by Jay Hartenbach
July 11, 2021
CBD’s popularity has been booming for over four years now. Amazing how time flies, right?
Now it’s CBC time to shine.
As the research on cannabinoids progresses, cannabichromene has came into the spotlight for its pleasantly surprising effects. Here’s what you need to know about CBC — what it is, what it does, and how it could supercharge your health.
CBC is also one of the hemp’s “big six” cannabinoids, and though it’s not quite as popular as the other five yet, we’ve gotta admit that it has a pretty cool name.
CBC is similar to CBD and THC in that it comes from the same precursor: CBG, or “the mother cannabinoid.”  It also has a similar molecular mass and chemical formula.
Like CBD, CBC is non-psychotropic, meaning it won’t get you high.
Unlike CBD, though, CBD has a greater binding affinity for pain-sensing receptors than it does for the “traditional” endocannabinoid system. It binds to TRPA1 receptors, TRPV receptors, and more.
Studies hint that CBC may reduce inflammation by helping your body to produce greater amounts of the endocannabinoid anandamide.  Other research has shown that CBC’s anti-inflammatory benefits may carry over to skincare; another study found that CBC reduced the severity of acne. 
In other words, the CBC you ingest goes to different molecular targets than CBD or THC do — and confers a slightly different set of benefits in the process.
CBC research is just beginning to pick up. That means there aren’t all that many studies to choose from when sifting through the cannabinoid’s benefits.
What we do have, though, looks pretty promising. A 2014 review concluded that CBC “exert[s] a direct anti-proliferative effect on tumors of different origin.”  Another study found that CBC may block the pain of collagen-related osteoarthritis.  CBC may also contribute to the entourage effect.
Animal studies hint that CBC may benefit brain cell function. A 2013 study in mice found that CBC benefitted neural stem progenitor cells (NSPCs), a type of cell required for healthy brain function.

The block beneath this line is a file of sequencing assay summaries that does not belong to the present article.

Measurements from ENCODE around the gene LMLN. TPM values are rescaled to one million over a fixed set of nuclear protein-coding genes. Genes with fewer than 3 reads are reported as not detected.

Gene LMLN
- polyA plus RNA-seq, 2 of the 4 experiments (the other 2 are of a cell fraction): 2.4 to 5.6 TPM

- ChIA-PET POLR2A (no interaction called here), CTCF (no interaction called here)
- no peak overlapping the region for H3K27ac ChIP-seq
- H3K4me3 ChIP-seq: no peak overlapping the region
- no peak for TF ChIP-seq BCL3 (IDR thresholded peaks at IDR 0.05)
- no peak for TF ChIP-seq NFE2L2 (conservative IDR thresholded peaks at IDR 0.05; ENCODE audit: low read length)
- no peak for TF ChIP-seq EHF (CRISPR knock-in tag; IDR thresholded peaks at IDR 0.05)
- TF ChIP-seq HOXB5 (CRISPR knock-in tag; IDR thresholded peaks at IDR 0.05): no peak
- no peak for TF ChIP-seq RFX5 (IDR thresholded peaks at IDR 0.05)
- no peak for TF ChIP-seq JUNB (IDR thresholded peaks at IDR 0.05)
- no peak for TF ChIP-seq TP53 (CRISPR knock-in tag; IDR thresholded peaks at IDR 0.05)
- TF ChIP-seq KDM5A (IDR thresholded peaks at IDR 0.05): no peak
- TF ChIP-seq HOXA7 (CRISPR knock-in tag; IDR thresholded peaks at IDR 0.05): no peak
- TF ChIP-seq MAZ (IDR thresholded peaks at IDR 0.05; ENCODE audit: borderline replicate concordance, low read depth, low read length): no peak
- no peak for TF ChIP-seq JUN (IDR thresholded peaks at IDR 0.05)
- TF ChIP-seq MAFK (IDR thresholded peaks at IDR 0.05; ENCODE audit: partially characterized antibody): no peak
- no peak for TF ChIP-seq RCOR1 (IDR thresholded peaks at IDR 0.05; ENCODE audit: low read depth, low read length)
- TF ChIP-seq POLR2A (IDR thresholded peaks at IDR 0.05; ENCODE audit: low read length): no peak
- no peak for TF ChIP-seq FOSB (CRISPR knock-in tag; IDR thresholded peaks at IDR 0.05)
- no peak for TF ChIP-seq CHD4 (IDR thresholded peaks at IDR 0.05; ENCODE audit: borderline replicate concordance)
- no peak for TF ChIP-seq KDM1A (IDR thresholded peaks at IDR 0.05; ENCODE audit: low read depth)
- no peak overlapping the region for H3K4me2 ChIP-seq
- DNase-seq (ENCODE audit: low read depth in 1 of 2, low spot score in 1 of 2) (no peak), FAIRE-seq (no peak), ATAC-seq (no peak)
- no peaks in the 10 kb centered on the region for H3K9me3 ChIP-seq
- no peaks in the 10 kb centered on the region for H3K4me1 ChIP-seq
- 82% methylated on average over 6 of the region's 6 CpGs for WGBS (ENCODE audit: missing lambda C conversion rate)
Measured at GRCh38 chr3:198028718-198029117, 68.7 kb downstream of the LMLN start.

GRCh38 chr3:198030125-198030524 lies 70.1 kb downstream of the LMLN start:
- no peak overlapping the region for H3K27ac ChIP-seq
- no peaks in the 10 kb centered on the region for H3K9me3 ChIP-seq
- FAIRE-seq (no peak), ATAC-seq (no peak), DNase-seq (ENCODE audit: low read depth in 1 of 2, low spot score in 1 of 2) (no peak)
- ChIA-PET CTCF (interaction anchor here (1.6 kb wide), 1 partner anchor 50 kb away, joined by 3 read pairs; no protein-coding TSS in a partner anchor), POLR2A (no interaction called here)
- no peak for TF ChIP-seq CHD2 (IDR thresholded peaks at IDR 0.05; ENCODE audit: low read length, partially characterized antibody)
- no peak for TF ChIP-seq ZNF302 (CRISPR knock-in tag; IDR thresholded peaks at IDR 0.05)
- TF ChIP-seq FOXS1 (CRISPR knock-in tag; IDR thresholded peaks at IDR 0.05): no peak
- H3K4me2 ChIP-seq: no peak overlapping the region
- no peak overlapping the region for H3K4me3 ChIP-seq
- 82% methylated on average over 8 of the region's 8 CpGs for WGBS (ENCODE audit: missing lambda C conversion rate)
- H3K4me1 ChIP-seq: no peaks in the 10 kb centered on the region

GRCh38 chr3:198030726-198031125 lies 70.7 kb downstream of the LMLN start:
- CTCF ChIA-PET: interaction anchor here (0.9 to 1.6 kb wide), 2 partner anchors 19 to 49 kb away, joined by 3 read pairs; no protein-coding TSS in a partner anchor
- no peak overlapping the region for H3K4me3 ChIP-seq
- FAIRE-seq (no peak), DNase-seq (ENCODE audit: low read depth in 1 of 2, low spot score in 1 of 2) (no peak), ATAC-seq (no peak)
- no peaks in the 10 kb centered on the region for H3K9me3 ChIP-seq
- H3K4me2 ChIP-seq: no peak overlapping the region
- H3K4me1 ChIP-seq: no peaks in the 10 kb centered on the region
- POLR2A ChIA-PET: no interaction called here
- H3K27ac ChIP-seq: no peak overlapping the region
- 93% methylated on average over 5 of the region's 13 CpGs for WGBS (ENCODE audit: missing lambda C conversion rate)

CBC’s anti-inflammatory properties may allow it to inhibit acne. One study found that CBC could suppress lipid overproduction within the skin’s sebaceous glands. This same study discovered that CBC reduced the conversion of unhealthy fats like arachidonic acid (AA) into inflammatory prostaglandins. 
Yet another great CBC study found that this cannabinoid amplified CBD And THC’s antioxidant effects. The entourage effect includes CBC, after all! .
Since CBC-only hemp products are very rare, the easiest way to take CBC is to simply accept how it comes to us in nature.
Medterra’s Ultra Broad Spectrum™ products have an industry-first 10:1 ratio of CBD to additional active cannabinoids, including CBC. This Ultra Broad Spectrum™ extract delivers a high-potency combination of active cannabinoids in convenient, long-lasting liquid capsules.
CBC can also be infused into all sorts of different stuff, including edibles, topicals, and capsules. As we said earlier, though, CBC-specific products are very rare — for now.
The amount of CBC in a full spectrum product may be small, but don’t worry! Only a small amount of CBC is needed for the entourage effect to kick in.
All in all, CBC is an underrated cannabinoid that’s definitely worth trying. It rounds out the effects of CBD and THC perfectly, and makes us suspect that nature really does know best after all…